Much has been written about how sequestration will affect the functioning of the federal government from air traffic controllers, military operations and education among a host of others.
The $85.3 billion in across-the-board spending cuts that comprise the sequester were instituted after a congressional super-committee failed to make a deal to address long-term deficit reduction.
As a result, in addition to taking a cut of more than $200,000 in special education funding, the Warren County School District stands to lose an additional $100,000 associated with the Qualified Zone Academy Bonds utilized to renovate Beaty-Warren Middle School and Eisenhower Middle High School.
Qualified Zone Academy Bonds are low- to no-interest federally insured bonds that can be used to renovate existing school structures, among other uses.
"Schools usually fund large projects, like building renovation or construction, through debt mechanisms such as tax-exempt bonds or loans," according to the U.S. Department of Education. "School districts must then pay a substantial amount of interest on this debt. For schools serving low income students, QZABs reduce the burden of interest payments by giving financial institutions holding the bonds a tax credit in lieu of interest. The school district must still pay back the amount of money it initially borrowed, but does not have to pay any interest, typically about half the cost of renovating a school."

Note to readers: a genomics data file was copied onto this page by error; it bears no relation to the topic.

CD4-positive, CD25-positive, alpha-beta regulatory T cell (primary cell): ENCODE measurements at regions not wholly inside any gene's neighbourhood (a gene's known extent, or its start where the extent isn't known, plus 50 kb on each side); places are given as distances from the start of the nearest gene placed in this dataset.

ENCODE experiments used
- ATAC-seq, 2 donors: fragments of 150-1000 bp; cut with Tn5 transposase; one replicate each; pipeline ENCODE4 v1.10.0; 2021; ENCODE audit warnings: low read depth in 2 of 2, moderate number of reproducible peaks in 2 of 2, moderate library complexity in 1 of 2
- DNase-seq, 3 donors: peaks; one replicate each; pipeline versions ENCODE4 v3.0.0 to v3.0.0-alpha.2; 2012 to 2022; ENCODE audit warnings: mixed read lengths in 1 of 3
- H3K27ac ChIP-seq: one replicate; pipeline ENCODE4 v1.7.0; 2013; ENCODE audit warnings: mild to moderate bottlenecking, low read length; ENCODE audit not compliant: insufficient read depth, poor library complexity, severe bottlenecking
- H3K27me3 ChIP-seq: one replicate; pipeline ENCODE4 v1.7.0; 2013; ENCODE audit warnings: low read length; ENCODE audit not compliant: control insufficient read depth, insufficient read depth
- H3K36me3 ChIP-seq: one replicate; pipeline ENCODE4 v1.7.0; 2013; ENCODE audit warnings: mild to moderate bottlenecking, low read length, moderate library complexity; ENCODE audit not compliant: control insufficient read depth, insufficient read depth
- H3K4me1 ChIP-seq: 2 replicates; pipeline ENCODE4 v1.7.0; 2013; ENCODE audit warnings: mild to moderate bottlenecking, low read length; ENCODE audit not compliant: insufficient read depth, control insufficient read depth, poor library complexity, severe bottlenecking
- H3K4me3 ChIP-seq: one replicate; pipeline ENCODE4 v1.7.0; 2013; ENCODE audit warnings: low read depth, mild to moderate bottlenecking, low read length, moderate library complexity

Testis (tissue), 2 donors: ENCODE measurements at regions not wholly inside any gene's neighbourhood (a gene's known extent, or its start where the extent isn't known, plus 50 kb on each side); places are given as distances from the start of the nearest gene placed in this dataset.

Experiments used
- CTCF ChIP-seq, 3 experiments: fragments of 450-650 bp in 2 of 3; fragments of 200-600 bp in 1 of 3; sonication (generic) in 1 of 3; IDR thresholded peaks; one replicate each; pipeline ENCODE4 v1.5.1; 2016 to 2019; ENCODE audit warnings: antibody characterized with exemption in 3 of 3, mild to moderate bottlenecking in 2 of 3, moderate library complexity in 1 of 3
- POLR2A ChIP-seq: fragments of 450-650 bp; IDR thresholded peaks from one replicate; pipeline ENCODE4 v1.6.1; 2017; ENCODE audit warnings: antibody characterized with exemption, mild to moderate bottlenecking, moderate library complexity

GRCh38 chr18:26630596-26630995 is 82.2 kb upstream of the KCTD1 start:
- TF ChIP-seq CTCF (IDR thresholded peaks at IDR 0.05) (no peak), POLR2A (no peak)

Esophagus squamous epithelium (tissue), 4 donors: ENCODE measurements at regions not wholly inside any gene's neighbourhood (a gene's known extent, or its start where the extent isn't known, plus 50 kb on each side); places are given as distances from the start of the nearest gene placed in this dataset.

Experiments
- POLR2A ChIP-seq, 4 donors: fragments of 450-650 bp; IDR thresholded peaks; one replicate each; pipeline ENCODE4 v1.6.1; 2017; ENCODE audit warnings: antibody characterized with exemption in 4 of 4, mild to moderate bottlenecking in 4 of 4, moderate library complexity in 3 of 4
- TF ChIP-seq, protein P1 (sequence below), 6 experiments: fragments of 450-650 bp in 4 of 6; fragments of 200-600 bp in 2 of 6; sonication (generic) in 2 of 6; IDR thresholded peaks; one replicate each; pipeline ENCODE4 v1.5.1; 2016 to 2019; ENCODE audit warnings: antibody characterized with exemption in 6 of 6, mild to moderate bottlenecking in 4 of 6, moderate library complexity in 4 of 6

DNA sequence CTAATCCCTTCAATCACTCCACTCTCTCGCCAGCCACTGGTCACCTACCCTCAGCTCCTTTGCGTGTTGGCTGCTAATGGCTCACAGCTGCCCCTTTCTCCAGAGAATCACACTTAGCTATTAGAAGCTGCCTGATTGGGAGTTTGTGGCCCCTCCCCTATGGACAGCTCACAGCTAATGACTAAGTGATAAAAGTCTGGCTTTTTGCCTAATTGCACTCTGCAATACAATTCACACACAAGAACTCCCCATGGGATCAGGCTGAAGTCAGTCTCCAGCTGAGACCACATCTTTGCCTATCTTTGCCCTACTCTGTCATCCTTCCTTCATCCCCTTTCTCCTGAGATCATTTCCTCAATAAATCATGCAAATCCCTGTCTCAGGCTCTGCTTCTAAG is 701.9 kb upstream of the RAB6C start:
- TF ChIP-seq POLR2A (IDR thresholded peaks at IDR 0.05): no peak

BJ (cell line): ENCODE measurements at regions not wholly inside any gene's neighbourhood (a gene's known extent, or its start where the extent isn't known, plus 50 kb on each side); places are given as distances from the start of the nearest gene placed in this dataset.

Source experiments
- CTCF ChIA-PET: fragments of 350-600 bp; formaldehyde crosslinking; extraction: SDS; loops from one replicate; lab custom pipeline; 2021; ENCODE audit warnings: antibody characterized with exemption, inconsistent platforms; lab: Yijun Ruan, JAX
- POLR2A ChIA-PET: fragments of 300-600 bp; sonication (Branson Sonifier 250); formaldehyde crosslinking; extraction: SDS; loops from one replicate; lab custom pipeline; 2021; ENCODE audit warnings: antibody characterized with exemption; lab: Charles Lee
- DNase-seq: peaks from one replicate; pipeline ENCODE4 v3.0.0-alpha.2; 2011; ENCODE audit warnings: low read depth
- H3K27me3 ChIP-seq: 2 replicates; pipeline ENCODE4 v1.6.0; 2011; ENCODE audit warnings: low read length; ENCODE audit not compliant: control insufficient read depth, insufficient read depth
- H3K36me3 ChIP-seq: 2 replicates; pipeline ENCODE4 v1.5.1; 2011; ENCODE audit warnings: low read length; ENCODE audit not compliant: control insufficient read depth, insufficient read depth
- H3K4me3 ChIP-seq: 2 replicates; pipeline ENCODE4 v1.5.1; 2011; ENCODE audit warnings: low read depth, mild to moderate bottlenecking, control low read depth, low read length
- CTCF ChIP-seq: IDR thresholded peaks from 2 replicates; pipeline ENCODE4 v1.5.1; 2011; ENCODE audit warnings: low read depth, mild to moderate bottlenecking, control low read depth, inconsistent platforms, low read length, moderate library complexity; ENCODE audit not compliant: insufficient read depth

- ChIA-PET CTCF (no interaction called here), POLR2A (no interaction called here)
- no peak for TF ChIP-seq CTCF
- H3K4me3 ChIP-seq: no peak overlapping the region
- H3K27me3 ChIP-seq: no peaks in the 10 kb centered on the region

So what does it mean for status of the bonds in the WCSD?
"It means that the federal government will reimburse us approximately $100,000 less while the sequestration exists," Business Manager Jim Grosch said. "In other words, the government was reimbursing us 100 percent back for the interest we pay on the QZAB bonds, thus making them interest free. Because they have issued the sequestration order, we will get approximately $100,000 less than being made whole."
The board accepted $16.2 million for the renovation of Beaty in 2011 and voted to approve $17,984,000 for the Eisenhower renovations last April. An additional $5.2 million in QZAB bonds was approved last October for use in both projects.